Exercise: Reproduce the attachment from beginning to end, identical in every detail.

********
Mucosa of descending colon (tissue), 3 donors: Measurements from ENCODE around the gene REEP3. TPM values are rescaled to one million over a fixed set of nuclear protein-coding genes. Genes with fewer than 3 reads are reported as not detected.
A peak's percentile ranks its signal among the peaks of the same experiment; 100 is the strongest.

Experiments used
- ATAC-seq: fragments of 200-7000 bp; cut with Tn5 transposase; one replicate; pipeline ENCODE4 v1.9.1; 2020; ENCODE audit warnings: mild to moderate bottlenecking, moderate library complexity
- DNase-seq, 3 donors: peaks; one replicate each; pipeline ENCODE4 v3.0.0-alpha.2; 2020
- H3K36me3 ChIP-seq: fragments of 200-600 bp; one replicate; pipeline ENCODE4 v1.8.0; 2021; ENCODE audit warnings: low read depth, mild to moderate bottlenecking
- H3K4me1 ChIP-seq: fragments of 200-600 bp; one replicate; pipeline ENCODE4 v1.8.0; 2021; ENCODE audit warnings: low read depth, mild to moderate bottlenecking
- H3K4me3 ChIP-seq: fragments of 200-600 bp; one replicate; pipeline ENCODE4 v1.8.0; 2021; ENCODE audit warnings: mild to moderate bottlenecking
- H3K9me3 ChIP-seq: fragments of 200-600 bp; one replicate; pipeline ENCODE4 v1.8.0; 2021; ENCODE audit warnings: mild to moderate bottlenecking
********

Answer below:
Mucosa of descending colon (tissue), 3 donors: Measurements from ENCODE around the gene REEP3. TPM values are rescaled to one million over a fixed set of nuclear protein-coding genes. Genes with fewer than 3 reads are reported as not detected.
A peak's percentile ranks its signal among the peaks of the same experiment; 100 is the strongest.

Experiments used
- ATAC-seq: fragments of 200-7000 bp; cut with Tn5 transposase; one replicate; pipeline ENCODE4 v1.9.1; 2020; ENCODE audit warnings: mild to moderate bottlenecking, moderate library complexity
- DNase-seq, 3 donors: peaks; one replicate each; pipeline ENCODE4 v3.0.0-alpha.2; 2020
- H3K36me3 ChIP-seq: fragments of 200-600 bp; one replicate; pipeline ENCODE4 v1.8.0; 2021; ENCODE audit warnings: low read depth, mild to moderate bottlenecking
- H3K4me1 ChIP-seq: fragments of 200-600 bp; one replicate; pipeline ENCODE4 v1.8.0; 2021; ENCODE audit warnings: low read depth, mild to moderate bottlenecking
- H3K4me3 ChIP-seq: fragments of 200-600 bp; one replicate; pipeline ENCODE4 v1.8.0; 2021; ENCODE audit warnings: mild to moderate bottlenecking
- H3K9me3 ChIP-seq: fragments of 200-600 bp; one replicate; pipeline ENCODE4 v1.8.0; 2021; ENCODE audit warnings: mild to moderate bottlenecking